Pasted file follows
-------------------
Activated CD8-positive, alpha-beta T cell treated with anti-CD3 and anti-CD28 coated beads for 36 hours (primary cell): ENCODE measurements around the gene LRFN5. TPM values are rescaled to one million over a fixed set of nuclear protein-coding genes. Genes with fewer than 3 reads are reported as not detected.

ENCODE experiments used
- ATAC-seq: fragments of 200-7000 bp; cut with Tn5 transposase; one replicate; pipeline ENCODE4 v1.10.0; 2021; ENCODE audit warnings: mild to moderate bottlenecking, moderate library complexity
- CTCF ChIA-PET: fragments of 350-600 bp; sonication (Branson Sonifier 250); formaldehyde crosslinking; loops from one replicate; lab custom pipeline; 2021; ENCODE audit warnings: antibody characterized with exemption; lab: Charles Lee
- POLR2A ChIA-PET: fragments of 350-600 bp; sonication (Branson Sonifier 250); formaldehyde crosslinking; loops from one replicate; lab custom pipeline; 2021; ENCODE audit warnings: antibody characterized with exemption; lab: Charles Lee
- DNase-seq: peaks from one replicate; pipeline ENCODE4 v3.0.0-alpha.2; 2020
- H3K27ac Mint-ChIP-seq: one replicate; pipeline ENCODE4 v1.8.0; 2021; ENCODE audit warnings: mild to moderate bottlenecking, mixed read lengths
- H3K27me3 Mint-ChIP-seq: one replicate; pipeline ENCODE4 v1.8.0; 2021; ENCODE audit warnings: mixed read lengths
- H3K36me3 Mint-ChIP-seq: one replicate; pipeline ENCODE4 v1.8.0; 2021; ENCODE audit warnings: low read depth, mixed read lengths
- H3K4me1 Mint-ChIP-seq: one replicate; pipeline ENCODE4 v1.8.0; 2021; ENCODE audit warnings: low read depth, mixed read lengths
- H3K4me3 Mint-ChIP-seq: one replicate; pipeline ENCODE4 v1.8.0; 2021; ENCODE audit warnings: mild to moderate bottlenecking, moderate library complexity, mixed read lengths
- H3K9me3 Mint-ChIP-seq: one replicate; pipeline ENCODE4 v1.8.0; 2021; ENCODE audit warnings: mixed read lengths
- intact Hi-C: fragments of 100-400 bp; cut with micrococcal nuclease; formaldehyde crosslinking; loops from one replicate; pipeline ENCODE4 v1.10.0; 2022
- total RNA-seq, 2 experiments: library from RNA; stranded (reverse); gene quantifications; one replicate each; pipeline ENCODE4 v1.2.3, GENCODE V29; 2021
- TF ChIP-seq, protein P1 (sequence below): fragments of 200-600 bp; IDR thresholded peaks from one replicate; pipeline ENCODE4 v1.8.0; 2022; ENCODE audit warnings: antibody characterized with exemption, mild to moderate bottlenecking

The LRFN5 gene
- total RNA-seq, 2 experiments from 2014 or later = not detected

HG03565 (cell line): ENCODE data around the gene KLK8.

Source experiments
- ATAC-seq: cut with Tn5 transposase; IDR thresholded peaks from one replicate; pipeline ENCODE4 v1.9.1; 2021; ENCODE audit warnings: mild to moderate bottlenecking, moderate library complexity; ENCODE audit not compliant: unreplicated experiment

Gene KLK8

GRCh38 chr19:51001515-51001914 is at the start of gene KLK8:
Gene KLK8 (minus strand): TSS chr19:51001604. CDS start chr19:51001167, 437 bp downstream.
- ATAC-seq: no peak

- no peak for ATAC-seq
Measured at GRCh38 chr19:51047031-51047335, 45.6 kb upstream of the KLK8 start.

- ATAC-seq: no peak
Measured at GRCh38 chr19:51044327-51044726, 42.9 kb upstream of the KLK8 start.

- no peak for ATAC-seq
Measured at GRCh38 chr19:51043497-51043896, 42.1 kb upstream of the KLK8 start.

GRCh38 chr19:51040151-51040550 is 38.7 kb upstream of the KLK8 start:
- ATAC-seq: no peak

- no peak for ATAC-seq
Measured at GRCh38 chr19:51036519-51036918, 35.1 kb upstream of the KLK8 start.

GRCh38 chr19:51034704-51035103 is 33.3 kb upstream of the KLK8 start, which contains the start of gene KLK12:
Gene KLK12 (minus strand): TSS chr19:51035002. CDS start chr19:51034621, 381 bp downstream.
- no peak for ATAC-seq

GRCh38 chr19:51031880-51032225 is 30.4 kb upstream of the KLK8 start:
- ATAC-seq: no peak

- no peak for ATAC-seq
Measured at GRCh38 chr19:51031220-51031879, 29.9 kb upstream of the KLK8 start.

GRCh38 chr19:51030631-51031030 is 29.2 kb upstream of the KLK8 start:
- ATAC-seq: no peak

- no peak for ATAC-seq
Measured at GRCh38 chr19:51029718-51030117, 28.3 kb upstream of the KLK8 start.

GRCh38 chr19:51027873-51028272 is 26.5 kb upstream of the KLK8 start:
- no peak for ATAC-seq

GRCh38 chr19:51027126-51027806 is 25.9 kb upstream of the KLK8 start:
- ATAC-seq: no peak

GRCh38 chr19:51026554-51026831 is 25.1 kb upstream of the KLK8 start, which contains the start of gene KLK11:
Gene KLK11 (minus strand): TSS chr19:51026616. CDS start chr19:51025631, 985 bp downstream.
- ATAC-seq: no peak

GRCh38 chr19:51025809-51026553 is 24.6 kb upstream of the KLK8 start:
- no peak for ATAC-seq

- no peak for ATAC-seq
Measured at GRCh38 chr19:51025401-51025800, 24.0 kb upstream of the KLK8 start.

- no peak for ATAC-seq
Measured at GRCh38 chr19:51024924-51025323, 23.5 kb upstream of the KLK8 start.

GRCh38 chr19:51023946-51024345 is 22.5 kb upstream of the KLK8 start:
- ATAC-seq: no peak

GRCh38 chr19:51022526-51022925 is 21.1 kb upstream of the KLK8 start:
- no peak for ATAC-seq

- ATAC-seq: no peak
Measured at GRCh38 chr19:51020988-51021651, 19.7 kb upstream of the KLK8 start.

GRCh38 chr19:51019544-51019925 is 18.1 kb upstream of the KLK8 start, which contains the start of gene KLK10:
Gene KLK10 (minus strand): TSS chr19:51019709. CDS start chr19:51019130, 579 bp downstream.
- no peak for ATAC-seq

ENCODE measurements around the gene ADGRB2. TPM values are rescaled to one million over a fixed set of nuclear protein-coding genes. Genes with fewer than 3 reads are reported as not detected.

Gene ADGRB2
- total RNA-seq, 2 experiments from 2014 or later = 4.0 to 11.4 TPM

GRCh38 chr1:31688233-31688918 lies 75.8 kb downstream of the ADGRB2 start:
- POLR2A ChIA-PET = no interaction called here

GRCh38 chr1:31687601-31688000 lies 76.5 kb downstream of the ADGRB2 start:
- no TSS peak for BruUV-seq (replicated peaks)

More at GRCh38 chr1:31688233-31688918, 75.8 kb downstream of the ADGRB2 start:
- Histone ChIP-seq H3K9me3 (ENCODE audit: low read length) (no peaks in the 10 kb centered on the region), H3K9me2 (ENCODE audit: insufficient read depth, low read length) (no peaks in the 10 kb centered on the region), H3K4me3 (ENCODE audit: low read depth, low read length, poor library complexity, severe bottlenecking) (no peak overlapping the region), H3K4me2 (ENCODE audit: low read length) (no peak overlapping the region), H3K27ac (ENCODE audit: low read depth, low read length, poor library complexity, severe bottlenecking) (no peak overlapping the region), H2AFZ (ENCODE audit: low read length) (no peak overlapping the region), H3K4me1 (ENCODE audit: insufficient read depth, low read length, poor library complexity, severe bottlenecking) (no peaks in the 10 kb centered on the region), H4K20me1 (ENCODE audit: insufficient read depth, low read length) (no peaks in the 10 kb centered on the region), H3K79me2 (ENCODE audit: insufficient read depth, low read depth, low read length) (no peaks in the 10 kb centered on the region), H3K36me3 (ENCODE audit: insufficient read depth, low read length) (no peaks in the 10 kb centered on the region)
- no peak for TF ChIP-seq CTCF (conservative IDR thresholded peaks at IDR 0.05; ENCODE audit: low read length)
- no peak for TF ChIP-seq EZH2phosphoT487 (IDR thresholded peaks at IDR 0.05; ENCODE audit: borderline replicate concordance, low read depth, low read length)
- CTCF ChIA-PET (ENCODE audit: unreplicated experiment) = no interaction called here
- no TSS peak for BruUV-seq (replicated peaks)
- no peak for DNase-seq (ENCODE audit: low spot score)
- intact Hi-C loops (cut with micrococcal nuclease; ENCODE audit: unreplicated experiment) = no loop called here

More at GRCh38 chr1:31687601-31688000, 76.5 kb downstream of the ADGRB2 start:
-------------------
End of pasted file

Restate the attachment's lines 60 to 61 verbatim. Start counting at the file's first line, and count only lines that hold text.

- ATAC-seq: no peak

GRCh38 chr19:51022526-51022925 is 21.1 kb upstream of the KLK8 start: